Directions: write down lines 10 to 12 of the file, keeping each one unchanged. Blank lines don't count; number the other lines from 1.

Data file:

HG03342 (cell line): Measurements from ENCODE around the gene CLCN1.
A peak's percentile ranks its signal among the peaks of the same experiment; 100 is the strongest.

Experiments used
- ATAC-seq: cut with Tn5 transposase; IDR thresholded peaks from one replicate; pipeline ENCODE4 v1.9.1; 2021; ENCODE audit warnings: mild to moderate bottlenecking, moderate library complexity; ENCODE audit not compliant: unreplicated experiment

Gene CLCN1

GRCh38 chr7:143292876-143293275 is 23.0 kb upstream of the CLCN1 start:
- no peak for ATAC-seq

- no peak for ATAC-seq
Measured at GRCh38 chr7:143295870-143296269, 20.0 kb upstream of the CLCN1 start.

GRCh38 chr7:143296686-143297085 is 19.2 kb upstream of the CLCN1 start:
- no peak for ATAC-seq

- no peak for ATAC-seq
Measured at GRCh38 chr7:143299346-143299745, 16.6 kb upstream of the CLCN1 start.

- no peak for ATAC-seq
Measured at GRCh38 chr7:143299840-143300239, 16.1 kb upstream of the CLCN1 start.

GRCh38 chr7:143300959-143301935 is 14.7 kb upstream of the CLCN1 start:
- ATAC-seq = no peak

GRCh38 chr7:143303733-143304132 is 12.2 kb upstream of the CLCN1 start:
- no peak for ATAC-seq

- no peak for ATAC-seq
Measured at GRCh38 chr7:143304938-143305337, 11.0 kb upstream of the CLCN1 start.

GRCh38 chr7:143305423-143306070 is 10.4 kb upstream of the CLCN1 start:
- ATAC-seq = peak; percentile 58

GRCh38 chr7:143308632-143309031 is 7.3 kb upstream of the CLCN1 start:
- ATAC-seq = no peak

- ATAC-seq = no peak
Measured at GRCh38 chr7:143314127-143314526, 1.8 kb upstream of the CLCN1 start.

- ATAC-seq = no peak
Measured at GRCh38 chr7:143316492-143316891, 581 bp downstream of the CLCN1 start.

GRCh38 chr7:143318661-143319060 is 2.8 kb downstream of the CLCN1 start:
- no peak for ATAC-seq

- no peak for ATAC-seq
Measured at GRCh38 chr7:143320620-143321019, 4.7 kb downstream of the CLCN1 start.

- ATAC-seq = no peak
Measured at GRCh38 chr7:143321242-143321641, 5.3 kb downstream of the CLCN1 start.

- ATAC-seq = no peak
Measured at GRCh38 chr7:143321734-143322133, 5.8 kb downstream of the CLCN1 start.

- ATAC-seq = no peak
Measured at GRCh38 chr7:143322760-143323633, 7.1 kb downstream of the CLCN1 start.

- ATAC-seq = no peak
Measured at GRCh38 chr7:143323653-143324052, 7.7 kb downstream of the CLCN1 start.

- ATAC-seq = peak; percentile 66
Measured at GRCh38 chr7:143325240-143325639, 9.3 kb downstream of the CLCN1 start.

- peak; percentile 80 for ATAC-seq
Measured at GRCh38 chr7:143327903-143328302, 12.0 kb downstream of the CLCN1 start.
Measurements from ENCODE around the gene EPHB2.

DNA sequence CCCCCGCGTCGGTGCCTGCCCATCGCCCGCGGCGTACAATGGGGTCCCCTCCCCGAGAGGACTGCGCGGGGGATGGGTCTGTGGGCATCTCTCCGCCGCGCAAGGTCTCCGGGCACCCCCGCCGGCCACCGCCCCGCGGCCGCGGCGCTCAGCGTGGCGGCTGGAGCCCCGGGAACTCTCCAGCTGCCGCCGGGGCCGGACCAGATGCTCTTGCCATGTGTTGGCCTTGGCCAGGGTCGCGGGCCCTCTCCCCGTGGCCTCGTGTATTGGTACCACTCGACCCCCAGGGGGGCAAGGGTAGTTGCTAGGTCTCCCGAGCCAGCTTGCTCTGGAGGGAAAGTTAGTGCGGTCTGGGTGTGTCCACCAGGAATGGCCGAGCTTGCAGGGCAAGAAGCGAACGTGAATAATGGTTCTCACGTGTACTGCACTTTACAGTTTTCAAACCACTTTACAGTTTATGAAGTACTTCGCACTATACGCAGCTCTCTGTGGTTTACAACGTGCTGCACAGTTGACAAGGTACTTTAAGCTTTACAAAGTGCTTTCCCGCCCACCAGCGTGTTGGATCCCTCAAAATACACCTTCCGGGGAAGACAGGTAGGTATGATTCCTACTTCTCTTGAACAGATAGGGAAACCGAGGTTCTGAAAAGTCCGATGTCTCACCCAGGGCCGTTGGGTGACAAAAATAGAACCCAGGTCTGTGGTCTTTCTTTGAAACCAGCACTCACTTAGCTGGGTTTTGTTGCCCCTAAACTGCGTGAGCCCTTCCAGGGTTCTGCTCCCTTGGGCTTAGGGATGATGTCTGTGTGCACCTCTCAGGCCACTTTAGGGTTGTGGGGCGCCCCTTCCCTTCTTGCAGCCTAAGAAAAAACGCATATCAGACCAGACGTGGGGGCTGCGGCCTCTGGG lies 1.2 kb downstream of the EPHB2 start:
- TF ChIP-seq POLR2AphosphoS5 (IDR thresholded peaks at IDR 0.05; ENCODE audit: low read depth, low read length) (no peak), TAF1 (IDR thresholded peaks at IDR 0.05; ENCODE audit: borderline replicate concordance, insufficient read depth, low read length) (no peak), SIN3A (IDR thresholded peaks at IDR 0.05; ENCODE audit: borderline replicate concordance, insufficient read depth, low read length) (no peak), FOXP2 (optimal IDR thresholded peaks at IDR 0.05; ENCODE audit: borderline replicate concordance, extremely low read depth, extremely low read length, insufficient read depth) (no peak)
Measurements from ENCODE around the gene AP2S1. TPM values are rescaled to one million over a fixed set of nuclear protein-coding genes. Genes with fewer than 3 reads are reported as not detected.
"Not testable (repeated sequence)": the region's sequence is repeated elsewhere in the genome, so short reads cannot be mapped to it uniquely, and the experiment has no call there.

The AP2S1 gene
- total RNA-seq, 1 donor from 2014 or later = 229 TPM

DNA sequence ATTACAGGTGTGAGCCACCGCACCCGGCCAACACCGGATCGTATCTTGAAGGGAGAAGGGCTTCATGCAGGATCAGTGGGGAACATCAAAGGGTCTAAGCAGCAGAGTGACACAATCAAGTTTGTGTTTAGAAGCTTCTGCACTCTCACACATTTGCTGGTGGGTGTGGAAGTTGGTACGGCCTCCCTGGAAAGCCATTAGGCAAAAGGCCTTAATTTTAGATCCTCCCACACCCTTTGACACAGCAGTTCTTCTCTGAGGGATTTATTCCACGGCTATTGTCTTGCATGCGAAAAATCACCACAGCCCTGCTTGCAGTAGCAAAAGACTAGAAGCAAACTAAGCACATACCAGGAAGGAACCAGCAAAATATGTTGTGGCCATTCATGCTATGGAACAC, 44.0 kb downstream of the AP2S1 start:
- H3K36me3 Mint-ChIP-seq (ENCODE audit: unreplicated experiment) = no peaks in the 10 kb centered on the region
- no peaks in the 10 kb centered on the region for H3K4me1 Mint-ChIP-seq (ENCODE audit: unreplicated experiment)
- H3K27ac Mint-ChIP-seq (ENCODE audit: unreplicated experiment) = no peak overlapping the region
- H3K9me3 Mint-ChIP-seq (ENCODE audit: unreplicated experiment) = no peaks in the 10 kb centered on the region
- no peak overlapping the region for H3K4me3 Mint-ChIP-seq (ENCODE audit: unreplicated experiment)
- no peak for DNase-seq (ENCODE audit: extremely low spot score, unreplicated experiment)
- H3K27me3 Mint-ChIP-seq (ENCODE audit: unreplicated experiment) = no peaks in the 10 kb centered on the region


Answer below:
GRCh38 chr7:143296686-143297085 is 19.2 kb upstream of the CLCN1 start:
- no peak for ATAC-seq

- no peak for ATAC-seq